If there's one thing we can agree on, it's that the quality of our sleep goes down the toilet when we're stressed. And I hope we can also agree that it's during times of stress that we need sleep the MOST to cope and become resilient.
So how can you ensure there's no loser when the need for sleep is paired with times of stress?
Here are 3 ways to get started.
1. Acknowledge the stress. You're not fooling your mind by pretending there's no stress happening! It's much smarter than that, so you might as well come clean. There's no need to vent to anyone if you're not comfortable talking about it but it's gotta come out.
So grab a notebook and start writing. Journaling at the start and end of your day is a well-known form of stress relief, not only because it might help to work through the things you're stressed about, but also because it's a way to get the feelings and emotions out of your brain.
Picture your mind as a clothes dryer full of socks. They're in there bouncing and swirling around non-stop until you open the door and the socks can finally be free and still. Open the door to your mind and let any thoughts, concerns, and worries flow onto paper.
You don't have to show anyone or start your entry with "Dear Diary", just start writing. And when you feel like you can't write any more...write another page. This is when the good stuff comes to the surface. The mental and emotional release can be huge, even after only journaling a few times.
And don't be surprised if you start feeling sleepy while writing. Your brain welcomes the release and will be in a much better space to allow sleep to come.
2. Stick to a routine if you have one. I've talked about our circadian rhythm before but it's worth mentioning again. We're designed to run on a bit of a clock, so when stress starts building, one of the best things to do if you wanna preserve your sleep, is to stick with your routine.
I know, I know...easier said than done.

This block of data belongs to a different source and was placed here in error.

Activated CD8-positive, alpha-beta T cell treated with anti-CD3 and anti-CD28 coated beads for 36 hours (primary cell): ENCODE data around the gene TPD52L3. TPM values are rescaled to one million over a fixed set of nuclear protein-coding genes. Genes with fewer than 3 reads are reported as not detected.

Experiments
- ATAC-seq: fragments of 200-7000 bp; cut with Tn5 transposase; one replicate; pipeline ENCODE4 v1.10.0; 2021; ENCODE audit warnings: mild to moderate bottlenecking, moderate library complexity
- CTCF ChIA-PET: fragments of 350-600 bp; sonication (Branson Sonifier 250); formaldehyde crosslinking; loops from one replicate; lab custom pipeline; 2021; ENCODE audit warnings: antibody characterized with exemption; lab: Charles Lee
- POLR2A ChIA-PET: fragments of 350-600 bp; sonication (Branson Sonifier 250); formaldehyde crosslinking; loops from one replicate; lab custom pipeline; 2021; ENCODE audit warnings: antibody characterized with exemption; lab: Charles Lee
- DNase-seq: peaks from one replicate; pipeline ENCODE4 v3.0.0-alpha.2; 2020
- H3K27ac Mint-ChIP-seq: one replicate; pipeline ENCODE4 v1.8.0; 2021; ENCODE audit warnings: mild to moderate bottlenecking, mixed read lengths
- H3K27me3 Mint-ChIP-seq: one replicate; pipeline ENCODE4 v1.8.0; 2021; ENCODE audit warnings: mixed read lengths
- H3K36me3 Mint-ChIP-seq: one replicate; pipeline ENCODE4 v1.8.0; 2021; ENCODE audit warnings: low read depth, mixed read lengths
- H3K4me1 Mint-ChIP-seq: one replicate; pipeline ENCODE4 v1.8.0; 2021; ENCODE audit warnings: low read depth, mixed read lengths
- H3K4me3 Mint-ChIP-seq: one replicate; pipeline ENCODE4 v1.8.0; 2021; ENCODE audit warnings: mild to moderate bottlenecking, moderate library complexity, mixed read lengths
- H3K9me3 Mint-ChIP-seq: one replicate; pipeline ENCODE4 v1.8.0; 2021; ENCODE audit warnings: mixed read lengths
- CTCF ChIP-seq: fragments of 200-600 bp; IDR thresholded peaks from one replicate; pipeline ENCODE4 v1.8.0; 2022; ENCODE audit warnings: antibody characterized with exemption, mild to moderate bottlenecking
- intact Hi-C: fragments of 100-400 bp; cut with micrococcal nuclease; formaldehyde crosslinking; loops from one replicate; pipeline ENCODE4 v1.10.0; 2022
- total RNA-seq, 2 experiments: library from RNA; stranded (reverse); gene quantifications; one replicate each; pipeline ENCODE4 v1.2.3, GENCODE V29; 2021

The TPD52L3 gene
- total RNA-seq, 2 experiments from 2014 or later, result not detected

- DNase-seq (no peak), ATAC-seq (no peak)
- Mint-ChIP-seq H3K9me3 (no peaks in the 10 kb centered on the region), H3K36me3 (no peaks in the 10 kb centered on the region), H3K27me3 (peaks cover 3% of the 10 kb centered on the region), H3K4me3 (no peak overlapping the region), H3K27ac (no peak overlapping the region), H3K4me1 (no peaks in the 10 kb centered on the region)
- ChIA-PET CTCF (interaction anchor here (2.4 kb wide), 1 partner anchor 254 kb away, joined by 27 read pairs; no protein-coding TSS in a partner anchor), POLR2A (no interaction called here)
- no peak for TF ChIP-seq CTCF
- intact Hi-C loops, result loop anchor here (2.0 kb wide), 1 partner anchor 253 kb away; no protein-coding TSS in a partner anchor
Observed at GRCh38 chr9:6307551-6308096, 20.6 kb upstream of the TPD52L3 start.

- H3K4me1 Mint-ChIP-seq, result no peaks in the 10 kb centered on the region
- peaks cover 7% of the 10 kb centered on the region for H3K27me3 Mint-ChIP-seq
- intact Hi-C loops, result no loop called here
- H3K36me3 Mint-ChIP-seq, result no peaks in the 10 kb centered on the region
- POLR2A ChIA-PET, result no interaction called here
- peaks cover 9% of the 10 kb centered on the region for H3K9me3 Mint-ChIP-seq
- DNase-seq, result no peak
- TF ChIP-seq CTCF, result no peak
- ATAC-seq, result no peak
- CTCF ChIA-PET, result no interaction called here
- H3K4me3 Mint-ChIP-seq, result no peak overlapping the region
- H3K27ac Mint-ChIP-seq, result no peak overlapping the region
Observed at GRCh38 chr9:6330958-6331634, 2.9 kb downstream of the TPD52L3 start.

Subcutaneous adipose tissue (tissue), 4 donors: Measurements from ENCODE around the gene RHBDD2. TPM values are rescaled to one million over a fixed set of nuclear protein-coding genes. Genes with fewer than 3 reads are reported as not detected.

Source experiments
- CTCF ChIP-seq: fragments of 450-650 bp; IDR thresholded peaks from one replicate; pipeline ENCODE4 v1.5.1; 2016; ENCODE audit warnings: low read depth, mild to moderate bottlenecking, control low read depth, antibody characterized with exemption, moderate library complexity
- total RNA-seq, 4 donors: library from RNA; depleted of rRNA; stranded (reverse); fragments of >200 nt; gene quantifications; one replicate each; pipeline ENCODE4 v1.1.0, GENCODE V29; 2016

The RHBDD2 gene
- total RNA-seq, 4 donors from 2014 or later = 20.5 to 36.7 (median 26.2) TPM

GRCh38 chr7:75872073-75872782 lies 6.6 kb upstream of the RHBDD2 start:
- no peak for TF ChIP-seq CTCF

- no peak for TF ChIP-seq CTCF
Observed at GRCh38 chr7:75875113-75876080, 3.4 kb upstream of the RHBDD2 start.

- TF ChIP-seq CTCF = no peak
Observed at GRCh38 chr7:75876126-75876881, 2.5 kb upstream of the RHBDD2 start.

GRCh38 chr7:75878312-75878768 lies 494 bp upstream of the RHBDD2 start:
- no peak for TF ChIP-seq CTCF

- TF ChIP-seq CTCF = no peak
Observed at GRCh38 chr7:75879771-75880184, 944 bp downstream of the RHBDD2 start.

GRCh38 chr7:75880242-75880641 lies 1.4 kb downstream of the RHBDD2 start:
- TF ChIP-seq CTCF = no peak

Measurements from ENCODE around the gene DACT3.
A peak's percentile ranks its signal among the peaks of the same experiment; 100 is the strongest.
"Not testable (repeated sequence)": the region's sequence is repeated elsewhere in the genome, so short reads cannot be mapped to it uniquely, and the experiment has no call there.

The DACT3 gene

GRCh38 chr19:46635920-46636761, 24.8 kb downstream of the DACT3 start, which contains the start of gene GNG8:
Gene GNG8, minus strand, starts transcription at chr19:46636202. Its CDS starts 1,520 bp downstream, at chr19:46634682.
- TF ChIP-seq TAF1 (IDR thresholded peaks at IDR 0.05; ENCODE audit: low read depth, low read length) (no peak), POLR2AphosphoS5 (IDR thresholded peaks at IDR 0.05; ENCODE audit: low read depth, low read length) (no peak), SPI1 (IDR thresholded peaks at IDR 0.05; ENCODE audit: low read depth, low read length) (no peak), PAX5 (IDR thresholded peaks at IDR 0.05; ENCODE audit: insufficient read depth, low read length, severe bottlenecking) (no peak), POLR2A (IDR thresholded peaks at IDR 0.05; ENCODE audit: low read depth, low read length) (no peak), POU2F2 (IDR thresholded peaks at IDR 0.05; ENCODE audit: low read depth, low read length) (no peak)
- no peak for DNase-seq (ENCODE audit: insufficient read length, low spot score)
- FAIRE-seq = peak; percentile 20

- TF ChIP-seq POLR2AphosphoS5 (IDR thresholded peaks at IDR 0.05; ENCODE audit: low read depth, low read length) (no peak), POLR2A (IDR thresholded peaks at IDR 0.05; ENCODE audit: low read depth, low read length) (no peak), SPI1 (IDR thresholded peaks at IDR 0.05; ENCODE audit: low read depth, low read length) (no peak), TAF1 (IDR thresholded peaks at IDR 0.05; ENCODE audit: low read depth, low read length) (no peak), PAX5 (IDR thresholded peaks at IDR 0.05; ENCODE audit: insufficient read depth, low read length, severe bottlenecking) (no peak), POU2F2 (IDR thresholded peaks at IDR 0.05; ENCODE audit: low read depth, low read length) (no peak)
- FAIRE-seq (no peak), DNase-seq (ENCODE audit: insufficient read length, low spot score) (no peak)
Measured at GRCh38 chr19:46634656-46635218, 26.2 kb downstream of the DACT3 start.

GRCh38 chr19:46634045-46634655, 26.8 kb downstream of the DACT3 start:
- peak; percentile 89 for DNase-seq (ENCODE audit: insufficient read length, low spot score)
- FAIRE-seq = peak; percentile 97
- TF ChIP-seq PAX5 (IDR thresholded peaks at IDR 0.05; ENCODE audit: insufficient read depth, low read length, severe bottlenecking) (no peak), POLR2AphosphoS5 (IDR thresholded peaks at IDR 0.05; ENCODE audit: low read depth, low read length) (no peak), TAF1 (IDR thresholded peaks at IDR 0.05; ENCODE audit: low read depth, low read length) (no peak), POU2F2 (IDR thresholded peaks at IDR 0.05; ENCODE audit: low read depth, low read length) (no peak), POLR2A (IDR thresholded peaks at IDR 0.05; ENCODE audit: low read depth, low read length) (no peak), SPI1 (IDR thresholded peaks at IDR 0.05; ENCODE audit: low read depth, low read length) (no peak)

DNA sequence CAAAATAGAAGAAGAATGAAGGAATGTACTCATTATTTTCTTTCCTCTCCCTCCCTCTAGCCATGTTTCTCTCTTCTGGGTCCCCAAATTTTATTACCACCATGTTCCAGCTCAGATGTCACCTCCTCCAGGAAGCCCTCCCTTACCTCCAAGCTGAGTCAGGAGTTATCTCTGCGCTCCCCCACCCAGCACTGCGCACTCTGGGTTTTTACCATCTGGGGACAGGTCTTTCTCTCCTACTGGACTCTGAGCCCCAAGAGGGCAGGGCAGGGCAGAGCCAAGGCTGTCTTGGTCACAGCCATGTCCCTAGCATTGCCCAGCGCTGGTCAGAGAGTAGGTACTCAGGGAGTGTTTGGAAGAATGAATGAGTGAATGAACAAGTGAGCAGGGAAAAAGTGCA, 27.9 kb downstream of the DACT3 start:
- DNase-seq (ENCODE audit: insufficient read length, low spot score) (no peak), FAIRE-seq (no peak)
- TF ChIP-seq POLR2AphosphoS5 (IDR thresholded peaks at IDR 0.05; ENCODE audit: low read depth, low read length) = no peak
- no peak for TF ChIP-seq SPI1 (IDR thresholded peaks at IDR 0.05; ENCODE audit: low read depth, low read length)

Stress can wear on us and bring energy levels way down, making it tough to jump outta bed at the usual time. But it'll go a long way in helping move through the stress if you can keep at least some of your routine in tact.
Consider keeping your meals around the same time if your sleep schedule can't be adhered to. Digestion is a big part of our circadian rhythm so it's a bit of a sneaky way to feel like your sleep is on track, even when it's not.
3. Say YES to your good vices. During the early days of COVID we were all shaken by the new quarantine, safety measures and working from home. And from what I can tell, there were 2 camps divided on how to get through it.
The first group said things like: Do whatever you need to do to feel good. Drink ALL the wine. Watch ALL the Netflix. These are uncertain times and we need comfort.
Whereas the second group was saying: Take this time to focus on getting healthy. Spend time with your family, since you now have the time. Re-tool if you've been laid off.
What we can learn from both camps is that we need a combination of both approaches to move through difficult times. And that's where GOOD vices come in. A good vice is something you love doing AND it has positive effects on your mind, body, and soul.
Maybe it's reading a book while enjoying a nice glass of wine out on the deck.
What keeps this from turning into a vice with negative mind/body/soul impacts is a bit of moderation. You're not reading for 8 hours a day, ignoring your family and shirking responsibilities. You're not downing a bottle of wine and waking up with a sour stomach and pounding head. And you're not blocking out the rest of your world as if it doesn't exist.
Taking time for the pleasures in life helps slow things down so you can actually breathe, relax, and focus on an enjoyable task. Whatever your good vice is, guard it as a de-stressing prescription. Your sleep will thank you for it.
Moving through stress can feel heavy and hard but it doesn't have to be that way. Give these 3 tactics a try and see if your experience with stress changes even a little. Be kind to yourself and keep practicing!